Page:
War of the Rebellion: Serial 018 Page 0779 Chapter XXIV. CORRESPONDENCE, ETC.-UNION.

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and I shall send transportation to Yorktown for Averell's as fast as he can use it. The hospital tents will start to-day. The wagons and trains of the different corps are being loaded as rapidly as possible, giving first to the cavalry such transports as they can use.

C. G. SAWTELLE,

Captain, Assistant Quartermaster.

STEAMER MORGAN,

Queen Street Wharf, Alexandria, August 31, 1862-6.50 p.m.

General J. W. RIPLEY,

Chief of Ordnance, Washington:

Lieutenant Bradford went forward with an ammunition train this morning. The account has been kept only in boxes. Five thousand one hundred and thirty-four boxes of artillery and infantry ammunition have been received here for General Pope; 1,588 boxes were forwarded to him by cars at 9 o'clock last night; 1,000 at 4 o'clock this morning; the rest will start to-night.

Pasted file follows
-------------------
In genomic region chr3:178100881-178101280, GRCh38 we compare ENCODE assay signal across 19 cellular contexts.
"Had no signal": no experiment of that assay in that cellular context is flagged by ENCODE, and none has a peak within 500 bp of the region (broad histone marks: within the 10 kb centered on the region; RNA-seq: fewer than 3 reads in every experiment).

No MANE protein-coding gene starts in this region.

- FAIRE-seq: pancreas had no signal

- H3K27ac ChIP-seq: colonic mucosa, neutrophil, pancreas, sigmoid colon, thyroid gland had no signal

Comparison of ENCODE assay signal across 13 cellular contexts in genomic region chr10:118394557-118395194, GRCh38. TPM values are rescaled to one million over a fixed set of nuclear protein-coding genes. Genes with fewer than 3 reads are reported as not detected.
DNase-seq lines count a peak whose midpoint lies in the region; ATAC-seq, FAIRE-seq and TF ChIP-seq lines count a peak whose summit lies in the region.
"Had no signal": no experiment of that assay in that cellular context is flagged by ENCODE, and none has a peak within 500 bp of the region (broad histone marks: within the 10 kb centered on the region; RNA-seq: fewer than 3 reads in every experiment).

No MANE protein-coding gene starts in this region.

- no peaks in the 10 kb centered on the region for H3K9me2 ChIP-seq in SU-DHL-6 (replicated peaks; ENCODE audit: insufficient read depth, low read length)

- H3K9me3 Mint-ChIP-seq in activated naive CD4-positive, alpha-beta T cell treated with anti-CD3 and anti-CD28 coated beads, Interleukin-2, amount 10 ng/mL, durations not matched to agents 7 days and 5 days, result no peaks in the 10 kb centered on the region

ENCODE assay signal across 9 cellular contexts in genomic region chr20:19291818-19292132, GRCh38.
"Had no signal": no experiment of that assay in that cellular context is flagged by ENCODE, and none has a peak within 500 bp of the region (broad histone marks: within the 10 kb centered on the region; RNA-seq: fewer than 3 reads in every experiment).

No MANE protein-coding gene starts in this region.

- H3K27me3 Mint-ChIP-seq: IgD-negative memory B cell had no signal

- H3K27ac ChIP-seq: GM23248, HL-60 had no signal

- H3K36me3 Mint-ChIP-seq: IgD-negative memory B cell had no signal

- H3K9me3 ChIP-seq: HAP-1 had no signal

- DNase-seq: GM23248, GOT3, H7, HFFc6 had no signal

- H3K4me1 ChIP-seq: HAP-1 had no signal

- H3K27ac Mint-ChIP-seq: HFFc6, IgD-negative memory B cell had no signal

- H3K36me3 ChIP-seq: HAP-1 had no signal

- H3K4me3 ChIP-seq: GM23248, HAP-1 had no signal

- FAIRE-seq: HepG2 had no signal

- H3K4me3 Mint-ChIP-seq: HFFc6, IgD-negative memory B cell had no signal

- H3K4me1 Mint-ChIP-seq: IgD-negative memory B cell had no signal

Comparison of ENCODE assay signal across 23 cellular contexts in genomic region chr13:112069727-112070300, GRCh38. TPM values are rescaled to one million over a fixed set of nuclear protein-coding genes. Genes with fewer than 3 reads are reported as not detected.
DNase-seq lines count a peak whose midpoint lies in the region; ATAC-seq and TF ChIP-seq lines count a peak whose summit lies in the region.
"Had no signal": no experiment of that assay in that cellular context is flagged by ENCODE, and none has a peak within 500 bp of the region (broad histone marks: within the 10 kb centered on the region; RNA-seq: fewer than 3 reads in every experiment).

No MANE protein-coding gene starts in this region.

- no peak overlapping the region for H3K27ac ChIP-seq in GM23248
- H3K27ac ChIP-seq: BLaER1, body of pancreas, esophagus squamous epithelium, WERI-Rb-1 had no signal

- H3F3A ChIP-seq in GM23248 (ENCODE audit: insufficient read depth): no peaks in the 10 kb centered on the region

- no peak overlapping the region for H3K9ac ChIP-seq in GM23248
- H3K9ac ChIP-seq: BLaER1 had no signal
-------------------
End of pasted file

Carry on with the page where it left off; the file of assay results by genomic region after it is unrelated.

HORACE PORTER,

Chief of Ordnance, Army of the Potomac.

CAMDEN STATION, August 31, 1862.

Honorable P. H. WATSON:

As the withdrawal of General Cox's division from that region will doubtless encourage attacks by the enemy, it appears important that General Kelley's request for re-enforcements should be promptly granted. In the present posture of affairs the forces near the road east of Grafton are too limited to bear any reduction unless quickly replaced. If, therefore, troops could be sent from Wheeling or Eastern Ohio to assist this emergency I think it would be most desirable. We can furnish equipment at a few hours' notice in the west end for the movement. General Wool fully appreciated the propriety of strengthening the forces on the Washington Branch road and will attend at once to it. Arrangements have been made for a number of surgeons and aides to go by train at 4.30 a.m. to the point required.

J. W. GARRETT,

President.

HEADQUARTERS ARMY OF NORTHERN VIRGINIA,

August 31, 1862.

Major General JOHN POPE,

U. S. Army, Commanding, &c.:

SIR: Consideration for your wounded induces me to consent to your sending ambulances to convey them within your lines. I cannot consent to a truce or a suspension of military operations of this army. If you desire to send for your wounded, should your ambulances re port to Dr. Guild, medical director of this army, he will give directions for transportation.

The wounded will be paroled, and it is understood that no delay will take place in their removal.

I am, respectfully, &c.,

R. E. LEE,

General.